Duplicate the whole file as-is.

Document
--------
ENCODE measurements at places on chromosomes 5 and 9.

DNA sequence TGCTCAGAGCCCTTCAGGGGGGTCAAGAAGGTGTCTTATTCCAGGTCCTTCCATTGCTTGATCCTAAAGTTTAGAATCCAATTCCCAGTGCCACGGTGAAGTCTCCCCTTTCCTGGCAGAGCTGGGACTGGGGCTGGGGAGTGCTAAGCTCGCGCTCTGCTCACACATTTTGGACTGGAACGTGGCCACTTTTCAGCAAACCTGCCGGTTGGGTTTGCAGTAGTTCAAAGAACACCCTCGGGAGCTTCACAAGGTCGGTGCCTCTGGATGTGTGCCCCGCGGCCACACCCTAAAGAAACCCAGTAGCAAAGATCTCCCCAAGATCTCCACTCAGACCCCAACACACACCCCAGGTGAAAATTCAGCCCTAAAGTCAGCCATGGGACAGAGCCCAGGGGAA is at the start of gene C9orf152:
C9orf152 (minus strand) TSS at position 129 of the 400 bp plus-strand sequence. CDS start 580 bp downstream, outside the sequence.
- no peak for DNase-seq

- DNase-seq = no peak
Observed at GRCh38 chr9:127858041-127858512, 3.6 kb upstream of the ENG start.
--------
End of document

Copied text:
ENCODE measurements at places on chromosomes 5 and 9.

DNA sequence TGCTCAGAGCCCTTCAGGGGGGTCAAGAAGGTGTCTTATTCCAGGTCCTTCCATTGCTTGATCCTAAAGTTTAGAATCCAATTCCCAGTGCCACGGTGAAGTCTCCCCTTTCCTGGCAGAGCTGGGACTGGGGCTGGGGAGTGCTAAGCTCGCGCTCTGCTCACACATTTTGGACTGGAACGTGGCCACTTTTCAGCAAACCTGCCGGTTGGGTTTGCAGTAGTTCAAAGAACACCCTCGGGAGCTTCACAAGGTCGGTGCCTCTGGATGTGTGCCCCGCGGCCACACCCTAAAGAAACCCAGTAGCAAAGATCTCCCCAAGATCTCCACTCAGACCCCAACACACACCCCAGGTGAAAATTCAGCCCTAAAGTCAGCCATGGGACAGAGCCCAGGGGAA is at the start of gene C9orf152:
C9orf152 (minus strand) TSS at position 129 of the 400 bp plus-strand sequence. CDS start 580 bp downstream, outside the sequence.
- no peak for DNase-seq

- DNase-seq = no peak
Observed at GRCh38 chr9:127858041-127858512, 3.6 kb upstream of the ENG start.